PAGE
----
Contributions of Upper Limb Segment Rotations during the Power Serve in Tennis

in Journal of Applied Biomechanics
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In the high-velocity tennis serve, the contributions that the upper limb segments' anatomical rotations make to racket head speed at impact depend on both their angular velocity and the instantaneous position of the racket with respect to the segments' axes of rotation. Eleven high-performance tennis players were filmed at a nominal rate of 200 Hz by three Photosonics cameras while hitting a high-velocity serve. The three-dimensional (3-D) displacement histories of 11 selected landmarks were then calculated using the direct linear transformation approach, and 3-D individual segment rotations for the upper limb were calculated using vector equations (Sprigings, Marshall, Elliott, & Jennings, 1994). The major contributors to the mean linear velocity of the center of the racket head of 31.0 m · s-1 at impact were internal rotation of the upper arm (54.2%), flexion of the hand (31.0%), horizontal flexion and abduction of the upper arm (12.9%), and racket shoulder linear velocity (9.7%). Forearm extension at the elbow joint played a negative role (-14.4%) and reduced the forward velocity of the center of the racket at impact.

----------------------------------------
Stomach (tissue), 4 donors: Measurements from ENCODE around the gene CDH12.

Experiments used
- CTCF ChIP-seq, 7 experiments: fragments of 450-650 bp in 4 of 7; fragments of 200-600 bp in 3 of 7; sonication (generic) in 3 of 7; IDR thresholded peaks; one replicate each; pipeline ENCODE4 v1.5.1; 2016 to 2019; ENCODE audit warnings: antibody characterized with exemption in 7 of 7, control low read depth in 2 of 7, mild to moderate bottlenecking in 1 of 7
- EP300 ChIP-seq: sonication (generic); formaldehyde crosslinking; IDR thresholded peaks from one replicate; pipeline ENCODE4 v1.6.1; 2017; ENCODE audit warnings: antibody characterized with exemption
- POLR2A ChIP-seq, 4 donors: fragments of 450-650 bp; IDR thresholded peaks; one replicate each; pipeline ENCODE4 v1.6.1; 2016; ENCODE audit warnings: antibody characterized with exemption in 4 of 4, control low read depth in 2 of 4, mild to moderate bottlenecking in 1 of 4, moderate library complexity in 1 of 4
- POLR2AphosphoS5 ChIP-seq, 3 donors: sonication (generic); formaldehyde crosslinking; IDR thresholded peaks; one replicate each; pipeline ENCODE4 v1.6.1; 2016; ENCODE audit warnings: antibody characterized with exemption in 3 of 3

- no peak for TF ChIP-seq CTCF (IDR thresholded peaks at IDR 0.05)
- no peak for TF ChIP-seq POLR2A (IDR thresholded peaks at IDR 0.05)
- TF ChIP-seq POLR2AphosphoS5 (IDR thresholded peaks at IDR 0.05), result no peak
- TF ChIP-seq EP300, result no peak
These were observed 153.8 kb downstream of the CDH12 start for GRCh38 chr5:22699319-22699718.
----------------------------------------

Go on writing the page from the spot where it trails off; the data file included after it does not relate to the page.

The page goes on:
Bruce C. Elliott and Guillermo J. Noffal are with the Department of Human Movement, The University of Western Australia, Nedlands WA 6009, Australia. Robert N. Marshall is with the Sports Science Program, The University of Auckland, New Zealand.

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